Navigating the Mortgage Closing Process (COI)
Picture this: you've fallen in love with a house — the cozy fireplace, the welcoming front porch, and the cute kitchen. The offer was accepted, and now all that's left is the mortgage closing process to finalize the purchase of the new home.
While this requires some planning and paperwork, a mortgage advisor can help you understand the process and stay on track.
What is a Loan Closing?
The loan closing is the last step in the process of getting a loan. At a mortgage closing, the borrower makes an initial payment and pays some fees related to getting a mortgage. The borrower will need to sign several documents that outline the terms of the loan and state that the borrower is responsible for making payments. Once the borrower and lender have both signed the paperwork agreeing to the loan, the loan closes and the funds go to the property seller. However, in the case of a refinance, excess funds from a cash-out would go to the borrower.
Navigating the Process
The mortgage closing process may seem complicated, but it's manageable if you take it one step at a time. Go over all of the paperwork, which will include:
- Mortgage Instrument: Allows your mortgage to take effect
- Promissory Note: States that you will repay the mortgage
- Closing Disclosure: Gives an overview of the terms of your loan
Be sure to ask your mortgage advisor to review these documents with you and to explain the contents. Confirm how much you will need to pay at the closing. This includes the balance of your down payment, closing costs, and fees associated with taking out a mortgage. Make sure that you have these funds ready to go. Find out what payment method you'll use; you may need to provide a cashier's check or wire the money from your account. Ask your bank which payment methods are available.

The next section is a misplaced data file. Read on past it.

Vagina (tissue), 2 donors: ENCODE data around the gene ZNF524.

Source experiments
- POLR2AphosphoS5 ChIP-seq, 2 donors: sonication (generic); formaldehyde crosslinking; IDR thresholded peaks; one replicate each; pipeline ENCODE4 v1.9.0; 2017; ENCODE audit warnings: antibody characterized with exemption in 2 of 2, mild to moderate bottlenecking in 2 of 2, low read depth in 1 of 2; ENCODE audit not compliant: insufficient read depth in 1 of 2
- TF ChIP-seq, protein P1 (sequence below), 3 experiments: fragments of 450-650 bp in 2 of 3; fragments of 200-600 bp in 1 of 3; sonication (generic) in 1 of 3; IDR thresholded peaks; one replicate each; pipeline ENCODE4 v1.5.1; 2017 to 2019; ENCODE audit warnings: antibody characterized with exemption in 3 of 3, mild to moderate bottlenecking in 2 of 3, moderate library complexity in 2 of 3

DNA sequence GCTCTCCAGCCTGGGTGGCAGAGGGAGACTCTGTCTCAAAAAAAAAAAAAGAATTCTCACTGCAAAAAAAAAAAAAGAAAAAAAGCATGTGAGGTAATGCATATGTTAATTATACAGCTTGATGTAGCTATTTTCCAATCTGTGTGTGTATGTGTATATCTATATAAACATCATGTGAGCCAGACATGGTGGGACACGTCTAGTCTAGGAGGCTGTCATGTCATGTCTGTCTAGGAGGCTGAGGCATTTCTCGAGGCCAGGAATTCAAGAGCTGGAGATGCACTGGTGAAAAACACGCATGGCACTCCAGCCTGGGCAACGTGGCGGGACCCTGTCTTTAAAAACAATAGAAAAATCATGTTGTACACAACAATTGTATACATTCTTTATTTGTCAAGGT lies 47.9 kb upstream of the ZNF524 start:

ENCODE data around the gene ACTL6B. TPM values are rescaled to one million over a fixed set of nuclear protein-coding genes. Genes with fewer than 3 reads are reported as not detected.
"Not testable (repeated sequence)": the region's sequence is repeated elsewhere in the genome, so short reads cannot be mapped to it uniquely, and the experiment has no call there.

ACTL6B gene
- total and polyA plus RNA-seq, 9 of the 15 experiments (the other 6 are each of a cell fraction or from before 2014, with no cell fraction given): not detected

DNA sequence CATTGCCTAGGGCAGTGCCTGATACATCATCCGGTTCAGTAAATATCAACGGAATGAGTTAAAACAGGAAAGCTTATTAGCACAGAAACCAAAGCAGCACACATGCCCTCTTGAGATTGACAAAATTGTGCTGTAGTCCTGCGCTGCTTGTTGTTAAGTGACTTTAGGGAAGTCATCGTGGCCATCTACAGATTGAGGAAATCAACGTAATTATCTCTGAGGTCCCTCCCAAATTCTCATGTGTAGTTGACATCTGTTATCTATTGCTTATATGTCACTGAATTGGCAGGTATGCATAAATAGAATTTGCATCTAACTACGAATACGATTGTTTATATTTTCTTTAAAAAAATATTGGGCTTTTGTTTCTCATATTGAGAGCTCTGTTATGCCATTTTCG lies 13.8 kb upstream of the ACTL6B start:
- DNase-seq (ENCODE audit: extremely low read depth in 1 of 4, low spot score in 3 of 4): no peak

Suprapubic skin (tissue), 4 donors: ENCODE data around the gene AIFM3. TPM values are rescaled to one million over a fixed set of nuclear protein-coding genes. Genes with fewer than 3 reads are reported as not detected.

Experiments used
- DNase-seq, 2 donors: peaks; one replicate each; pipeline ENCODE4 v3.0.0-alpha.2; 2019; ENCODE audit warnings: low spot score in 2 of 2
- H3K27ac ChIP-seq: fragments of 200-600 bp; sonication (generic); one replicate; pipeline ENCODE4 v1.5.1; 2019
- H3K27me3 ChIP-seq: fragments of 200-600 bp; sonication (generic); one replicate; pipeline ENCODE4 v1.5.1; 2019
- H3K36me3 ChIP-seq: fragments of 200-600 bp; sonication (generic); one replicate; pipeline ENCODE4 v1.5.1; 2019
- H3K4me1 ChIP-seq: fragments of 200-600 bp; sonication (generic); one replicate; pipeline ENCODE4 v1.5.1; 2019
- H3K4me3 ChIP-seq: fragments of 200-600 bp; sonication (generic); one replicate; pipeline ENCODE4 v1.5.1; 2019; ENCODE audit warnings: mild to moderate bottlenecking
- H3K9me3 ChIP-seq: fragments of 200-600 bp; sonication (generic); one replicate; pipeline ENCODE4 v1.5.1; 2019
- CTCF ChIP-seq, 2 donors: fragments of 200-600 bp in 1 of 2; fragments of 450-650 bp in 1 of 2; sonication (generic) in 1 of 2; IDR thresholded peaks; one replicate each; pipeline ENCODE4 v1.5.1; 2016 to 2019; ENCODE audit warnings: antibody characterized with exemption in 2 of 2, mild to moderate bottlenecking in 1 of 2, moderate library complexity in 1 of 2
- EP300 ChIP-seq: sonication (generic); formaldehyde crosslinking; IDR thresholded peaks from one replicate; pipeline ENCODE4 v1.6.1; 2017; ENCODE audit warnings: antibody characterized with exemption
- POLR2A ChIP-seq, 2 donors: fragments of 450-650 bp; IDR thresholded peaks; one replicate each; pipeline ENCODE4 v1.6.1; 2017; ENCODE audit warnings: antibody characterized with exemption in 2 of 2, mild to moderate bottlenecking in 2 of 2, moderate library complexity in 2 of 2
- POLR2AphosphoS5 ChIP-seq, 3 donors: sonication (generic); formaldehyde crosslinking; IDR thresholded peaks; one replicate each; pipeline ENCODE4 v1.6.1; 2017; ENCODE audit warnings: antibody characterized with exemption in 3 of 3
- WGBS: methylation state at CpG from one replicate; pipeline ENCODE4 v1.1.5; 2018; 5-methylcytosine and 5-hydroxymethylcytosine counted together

Before Closing on the Mortgage
There are usually a few more details to take care of before closing. Don't forget these last-minute items:
- Buy homeowner's insurance, and ensure that it starts on your closing date. Contact utility companies, and fill out the forms to transfer utilities to your name on the date of the closing. With these details out of the way, you'll be ready to assume ownership of your new home once the loan closes.
- Were there any repairs the homeowners agreed to make before the closing? Check that these were completed. You will likely want to hold a final home inspection to confirm this. It's also a good idea to walk through the house one last time yourself to see that everything's in order.
- Make sure you have a state-issued photo ID ready to bring to the closing. Typically, this is a driver's license; however, if you want to use a different form of ID, check with your bank to see which forms are accepted.
- Keep in mind that you may have the option to refinance your mortgage in the future if your needs change.
There are many details to take care of as you approach the closing date on your mortgage. If you have questions at any time, remember that your mortgage advisor can explain the steps of a loan closing. They're a great resource to guide you through the process of financing your new home.